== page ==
## DEV Community is a community of 698,340 amazing developers

We're a place where coders share, stay up-to-date and grow their careers.

# Day 8 of #100DaysOfCode!

Christian Falucho
Passionate about building websites and web applications that can be used by millions of people. I hope to build tools that can help people.

## Today's progress

I worked on some exercises on the `array.map()` method from freeCodeCamp.

## What I learned

So what is the `map()` method? The `map()` method allows you to iterate over an array and modify it using a callback function on each element and returning a new array, with transformed elements. This way you get an entirely new array and an untouched original array.

Assume we have an array of numbers and for each element inside the array we want to multiply it by 5. Now we can do this using a `for loop`. Like the example below.

``````let numbers = [1, 2, 3, 4]

for(let i = 0; i < numbers.length; i++{
console.log(numbers[i] * 5);
}

//output: [5, 10, 15, 20]
``````

Similarly, we can achieve the same result using the `map()` method.

``````let numbers = [1, 2, 3, 4]

let newNumbers = numbers.map(function(element){
return element * 5;
}

console.log(newNumbers);
//output: [5, 10, 15, 20]
``````

In the example above, the `callback function` is called on each `element` (current value) of the array and multiply each of the element by 5 and returns a `new element` (new value) and adds it into the new array `let newNumbers`.

## Filling in the gaps

The complete syntax for the `map()` method is:

``````arr.map(function callbackFn(element, index, array))
``````

The `function callbackFn()` is called on each array element, and the `map()` method always passes the `current element`, the `index` of the current element and the whole `array` of the object.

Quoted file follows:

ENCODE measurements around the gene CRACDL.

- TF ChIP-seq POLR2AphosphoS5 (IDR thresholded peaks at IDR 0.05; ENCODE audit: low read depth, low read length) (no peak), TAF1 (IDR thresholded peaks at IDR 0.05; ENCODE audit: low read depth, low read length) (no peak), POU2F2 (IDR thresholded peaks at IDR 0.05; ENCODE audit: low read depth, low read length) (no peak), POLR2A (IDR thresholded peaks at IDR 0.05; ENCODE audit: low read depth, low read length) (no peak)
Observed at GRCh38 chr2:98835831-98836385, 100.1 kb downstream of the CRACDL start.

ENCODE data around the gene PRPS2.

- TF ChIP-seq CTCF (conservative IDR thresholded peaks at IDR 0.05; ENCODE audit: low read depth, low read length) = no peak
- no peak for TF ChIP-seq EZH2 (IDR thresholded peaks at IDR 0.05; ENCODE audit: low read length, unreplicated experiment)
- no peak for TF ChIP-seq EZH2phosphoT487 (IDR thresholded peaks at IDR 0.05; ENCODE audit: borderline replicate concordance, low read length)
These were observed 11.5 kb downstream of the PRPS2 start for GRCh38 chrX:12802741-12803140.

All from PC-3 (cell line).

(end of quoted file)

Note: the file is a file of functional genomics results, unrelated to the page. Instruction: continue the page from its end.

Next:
#### Using map() on an array of objects

Imagine we have an array of objects that stores the `make`, `model`, and `year` of cars.

###### array of objects
``````let cars = [
{make: "Lexus", model: "IS 250", year: "2014"},
{make: "Honda", model: "Accord", year: "2020"},
{make: "Toyota", model: "Camry", year: "2012"},
{make: "Tesla", model: "Model S", year: "2017"}
]
``````

But we only want to return an array of the car's `make` and `model`. Well, we can do that by using `map()` method, process the current element through the `function`, and return the element's property value to add to the new array.

###### Example below uses ES6 syntax
``````let carsArr = cars.map(function(element){
return `\${element.make} \${element.model}`
})

console.log(carsArr)

//output: ["Lexus IS 250", "Honda Accord", "Toyota Camry", "Tesla Model S"]
``````

We use the `callback function` on each element of `cars` and every time the function is executed, the return values, which in this case are `make` and `model` are added into `carsArr`. Now when we `console.log(carsArr)` we get the following output on our console. `["Lexus IS 250", "Honda Accord", "Toyota Camry", "Tesla Model S"]`.

## Simply put

Using the `map()` method is beneficial when you want to iterate through an array or arrays of objects, apply changes to its `elements` and have it return a new array.